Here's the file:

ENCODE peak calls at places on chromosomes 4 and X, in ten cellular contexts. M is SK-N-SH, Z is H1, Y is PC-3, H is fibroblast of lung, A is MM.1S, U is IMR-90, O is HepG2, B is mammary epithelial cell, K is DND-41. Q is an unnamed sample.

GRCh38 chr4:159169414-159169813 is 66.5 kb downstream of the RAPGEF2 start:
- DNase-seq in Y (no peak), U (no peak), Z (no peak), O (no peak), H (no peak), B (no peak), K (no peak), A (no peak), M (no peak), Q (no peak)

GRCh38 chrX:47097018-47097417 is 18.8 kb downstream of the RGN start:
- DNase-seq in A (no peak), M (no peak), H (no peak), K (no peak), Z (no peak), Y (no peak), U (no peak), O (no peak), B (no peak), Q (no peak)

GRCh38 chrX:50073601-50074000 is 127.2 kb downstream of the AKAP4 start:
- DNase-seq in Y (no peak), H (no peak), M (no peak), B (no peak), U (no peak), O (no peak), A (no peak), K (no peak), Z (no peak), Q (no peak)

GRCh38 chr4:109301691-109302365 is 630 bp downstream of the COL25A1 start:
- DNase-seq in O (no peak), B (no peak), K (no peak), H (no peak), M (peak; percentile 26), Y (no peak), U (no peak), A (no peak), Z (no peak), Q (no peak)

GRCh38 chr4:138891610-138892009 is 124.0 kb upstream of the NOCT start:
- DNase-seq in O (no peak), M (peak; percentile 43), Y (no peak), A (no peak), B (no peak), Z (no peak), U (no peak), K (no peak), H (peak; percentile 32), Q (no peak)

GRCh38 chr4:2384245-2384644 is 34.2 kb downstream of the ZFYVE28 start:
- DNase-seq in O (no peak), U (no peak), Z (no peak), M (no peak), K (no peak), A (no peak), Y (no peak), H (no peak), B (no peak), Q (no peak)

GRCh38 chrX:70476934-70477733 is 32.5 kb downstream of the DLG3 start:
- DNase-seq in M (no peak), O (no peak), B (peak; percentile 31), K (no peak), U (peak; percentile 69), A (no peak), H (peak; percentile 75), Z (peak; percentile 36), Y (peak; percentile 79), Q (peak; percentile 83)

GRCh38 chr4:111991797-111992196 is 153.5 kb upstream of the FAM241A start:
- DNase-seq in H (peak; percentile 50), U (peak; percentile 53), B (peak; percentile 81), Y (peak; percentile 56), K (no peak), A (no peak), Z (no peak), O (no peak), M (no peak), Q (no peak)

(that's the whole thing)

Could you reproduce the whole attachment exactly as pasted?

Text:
ENCODE peak calls at places on chromosomes 4 and X, in ten cellular contexts. M is SK-N-SH, Z is H1, Y is PC-3, H is fibroblast of lung, A is MM.1S, U is IMR-90, O is HepG2, B is mammary epithelial cell, K is DND-41. Q is an unnamed sample.

GRCh38 chr4:159169414-159169813 is 66.5 kb downstream of the RAPGEF2 start:
- DNase-seq in Y (no peak), U (no peak), Z (no peak), O (no peak), H (no peak), B (no peak), K (no peak), A (no peak), M (no peak), Q (no peak)

GRCh38 chrX:47097018-47097417 is 18.8 kb downstream of the RGN start:
- DNase-seq in A (no peak), M (no peak), H (no peak), K (no peak), Z (no peak), Y (no peak), U (no peak), O (no peak), B (no peak), Q (no peak)

GRCh38 chrX:50073601-50074000 is 127.2 kb downstream of the AKAP4 start:
- DNase-seq in Y (no peak), H (no peak), M (no peak), B (no peak), U (no peak), O (no peak), A (no peak), K (no peak), Z (no peak), Q (no peak)

GRCh38 chr4:109301691-109302365 is 630 bp downstream of the COL25A1 start:
- DNase-seq in O (no peak), B (no peak), K (no peak), H (no peak), M (peak; percentile 26), Y (no peak), U (no peak), A (no peak), Z (no peak), Q (no peak)

GRCh38 chr4:138891610-138892009 is 124.0 kb upstream of the NOCT start:
- DNase-seq in O (no peak), M (peak; percentile 43), Y (no peak), A (no peak), B (no peak), Z (no peak), U (no peak), K (no peak), H (peak; percentile 32), Q (no peak)

GRCh38 chr4:2384245-2384644 is 34.2 kb downstream of the ZFYVE28 start:
- DNase-seq in O (no peak), U (no peak), Z (no peak), M (no peak), K (no peak), A (no peak), Y (no peak), H (no peak), B (no peak), Q (no peak)

GRCh38 chrX:70476934-70477733 is 32.5 kb downstream of the DLG3 start:
- DNase-seq in M (no peak), O (no peak), B (peak; percentile 31), K (no peak), U (peak; percentile 69), A (no peak), H (peak; percentile 75), Z (peak; percentile 36), Y (peak; percentile 79), Q (peak; percentile 83)

GRCh38 chr4:111991797-111992196 is 153.5 kb upstream of the FAM241A start:
- DNase-seq in H (peak; percentile 50), U (peak; percentile 53), B (peak; percentile 81), Y (peak; percentile 56), K (no peak), A (no peak), Z (no peak), O (no peak), M (no peak), Q (no peak)